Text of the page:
The consequent enlargement of the amount of turnover accumulated by all of the production companies which are located after the 50th position is not, in itself, an indicator of the expansion of the market, to be interpreted unequivocally. This is because the values evidenced by the distribution sector reveal that the group leaders that operate in this area – the foreign ‘majors’ and other principle national distributors – all maintain their own market space, as a consequence limiting the access channels to the market for all the small film studios, thereby, if they want to enter the circuit, then their productions must confront the negotiating power and commercial influence of entities which are decidedly superior. A situation “supported” by the contextual and increasing concentration which is registered in business and finance and which, consequently, puts the larger distribution companies into a condition of being able to “impose” their own titles with far greater force.
  • The underlying consideration is that in the process of settlements and development of Italian cinema of recent years the ‘major’ companies have certainly not lost their presence on the national market (aside from a slight erosion according to the specific cinema studies of CINETEL). Despite continuing to concentrate their activity on the distribution of films and DVDs – a strategy only recently mitigated by certain circumscribed incursions in internal production carried out by Warner Bros. Italia, Walt Disney, Fox and now Prima-Quinta – they have consolidated their influence. In accordance with their respective advantageous positions the major companies have, moreover, maintained such commercial agreements with traders that have caused a great deal of controversy, for the last ten years, among staff members who, in the meantime, have themselves become protagonists within distribution channels such as multi-screen cinemas and multiplexes.
  • The possibility of organizing strategies for the release of every new title at the transnational level (or even better – the intercontinental level) offers, moreover, the opportunity to put into play important economies of scale which go from the number of copies to be printed to the centralized conception of communication and publicity plans, up until the preparation of materials destined for initiatives (repeatable) and advertising campaigns (reproducible in more contexts). With the passage of time such economies of scale have also conspicuously heightened the threshold of investments in promotion, to the point where the marketing budget per title by now covers 30% of the production costs, against 10% a few years ago. It is difficult that today a title can aspire to become a true blockbuster putting itself onto the market with a publicity campaign whose costs are measured in more than tens of millions of euro.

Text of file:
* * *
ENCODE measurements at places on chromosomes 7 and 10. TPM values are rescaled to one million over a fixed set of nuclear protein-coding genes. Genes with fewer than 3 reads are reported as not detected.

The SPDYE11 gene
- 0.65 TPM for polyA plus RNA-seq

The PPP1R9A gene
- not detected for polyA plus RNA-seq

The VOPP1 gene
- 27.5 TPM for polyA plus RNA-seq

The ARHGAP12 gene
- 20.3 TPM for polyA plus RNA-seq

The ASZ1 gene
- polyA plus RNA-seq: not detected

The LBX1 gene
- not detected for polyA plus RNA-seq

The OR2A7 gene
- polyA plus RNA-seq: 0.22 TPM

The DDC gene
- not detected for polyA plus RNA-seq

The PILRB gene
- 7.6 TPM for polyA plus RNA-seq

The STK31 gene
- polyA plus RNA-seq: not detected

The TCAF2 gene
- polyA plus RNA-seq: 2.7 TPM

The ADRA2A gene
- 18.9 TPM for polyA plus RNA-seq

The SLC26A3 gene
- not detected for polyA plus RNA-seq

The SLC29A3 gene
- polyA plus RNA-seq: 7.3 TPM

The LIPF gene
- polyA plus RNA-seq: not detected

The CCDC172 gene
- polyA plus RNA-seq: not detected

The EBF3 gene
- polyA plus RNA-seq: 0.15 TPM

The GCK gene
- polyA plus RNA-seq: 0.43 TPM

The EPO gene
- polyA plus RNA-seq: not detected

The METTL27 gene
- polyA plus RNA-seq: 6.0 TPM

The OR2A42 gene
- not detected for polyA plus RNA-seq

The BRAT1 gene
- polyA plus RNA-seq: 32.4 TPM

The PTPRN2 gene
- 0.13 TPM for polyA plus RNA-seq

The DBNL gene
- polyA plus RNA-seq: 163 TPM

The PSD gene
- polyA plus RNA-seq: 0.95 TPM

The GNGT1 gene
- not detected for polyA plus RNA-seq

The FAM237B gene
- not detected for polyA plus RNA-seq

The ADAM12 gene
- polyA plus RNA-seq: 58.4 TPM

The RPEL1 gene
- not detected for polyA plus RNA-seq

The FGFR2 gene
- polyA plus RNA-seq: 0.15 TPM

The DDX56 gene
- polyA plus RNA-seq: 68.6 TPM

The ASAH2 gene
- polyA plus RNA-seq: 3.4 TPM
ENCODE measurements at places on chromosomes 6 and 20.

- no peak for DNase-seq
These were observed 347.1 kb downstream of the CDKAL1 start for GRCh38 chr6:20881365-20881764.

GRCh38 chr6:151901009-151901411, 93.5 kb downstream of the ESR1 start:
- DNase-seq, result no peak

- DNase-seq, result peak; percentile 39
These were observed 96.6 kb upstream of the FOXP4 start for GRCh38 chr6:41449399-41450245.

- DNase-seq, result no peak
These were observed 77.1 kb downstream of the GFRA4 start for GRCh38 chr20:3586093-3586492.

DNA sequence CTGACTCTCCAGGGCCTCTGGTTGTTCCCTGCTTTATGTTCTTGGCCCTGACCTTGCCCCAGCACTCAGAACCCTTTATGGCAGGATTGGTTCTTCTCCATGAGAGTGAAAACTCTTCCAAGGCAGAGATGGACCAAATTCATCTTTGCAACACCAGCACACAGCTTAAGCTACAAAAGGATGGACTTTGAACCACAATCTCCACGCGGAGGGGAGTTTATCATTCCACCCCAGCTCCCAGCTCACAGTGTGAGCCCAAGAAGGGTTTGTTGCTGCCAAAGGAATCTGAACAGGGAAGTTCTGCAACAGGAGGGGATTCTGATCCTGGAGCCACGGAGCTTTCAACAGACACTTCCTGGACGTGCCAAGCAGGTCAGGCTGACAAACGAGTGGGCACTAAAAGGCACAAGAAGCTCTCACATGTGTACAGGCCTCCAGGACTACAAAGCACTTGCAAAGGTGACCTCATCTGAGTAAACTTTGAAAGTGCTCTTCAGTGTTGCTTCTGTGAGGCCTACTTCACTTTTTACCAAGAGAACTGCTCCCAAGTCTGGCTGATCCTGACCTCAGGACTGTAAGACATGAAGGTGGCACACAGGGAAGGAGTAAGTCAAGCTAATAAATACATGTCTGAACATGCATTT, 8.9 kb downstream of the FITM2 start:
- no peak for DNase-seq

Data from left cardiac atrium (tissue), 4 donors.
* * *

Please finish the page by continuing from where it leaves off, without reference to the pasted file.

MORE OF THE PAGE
• Within this context the activism of Italian ‘indies’ assumes, nevertheless, particular significance. With the extension of channels of market exploitation for films the majority of national companies  of medium size have, in fact, endowed themselves – as illustrated in the previous chapter -  with their own distribution businesses, controlled directly or colligated with consistent participation. The results are beginning to emerge: both for the cinema circuits, as documented by the data of CINETEL concerning the gross takings with an income of 33.1 million euro in comparison to the year prior (above all with the release of 12 less titles) and an improvement in market quota of 2.62%; as well as for the other “platforms”, according to how much can be revealed from the turnover data of CERVED which accredits, to the companies of the block 31-50, a robust increase in quota equal to 4.9%.

BUSINESS
From the moment in which the transmission of films on television channels started reaching its highest point of intensity, before the use of satellite and the consumption of films on video, it revealed exponential rates of progress. In 1988 Kinepolis opened, in Brussels, the first multi-screen cinema in the world, with six cinema screens. At that point the conversion of structures of projection from the traditional single screen systems began in centres provided with more screens. Indeed, in as little as 20 years these new multi-screen structures covered 50% of the whole business network in Europe,  north America and Australia. A result of this is the progressive concentration of business and the contextual decrease in single-screen cinemas, principally in city centres
  In Italy, in 2001, such multifunctional complexes amounted to 36 and multi-screen cinemas to a little more than 20 with a total of almost 600 screens; today the complexes have increased tenfold and cinema screens fivefold, whereas their incidence in terms of total attendances has passed – in cinemas which are defined as ‘active’, that is, open at least 120 days of the year – from 17.9% to 88.5% and the percentage of takings from 22.6% to 89.3%, as is illustrated in table 6.




Source of elaboration: ANEM (Associazione nazionale esercenti multimediali) from data of CINETEL – The studies involve the report “Il cinema italiana in numeri” – calendar year 2006, 2007, and 2008 – edited by the Ufficio studi/CED of ANICA.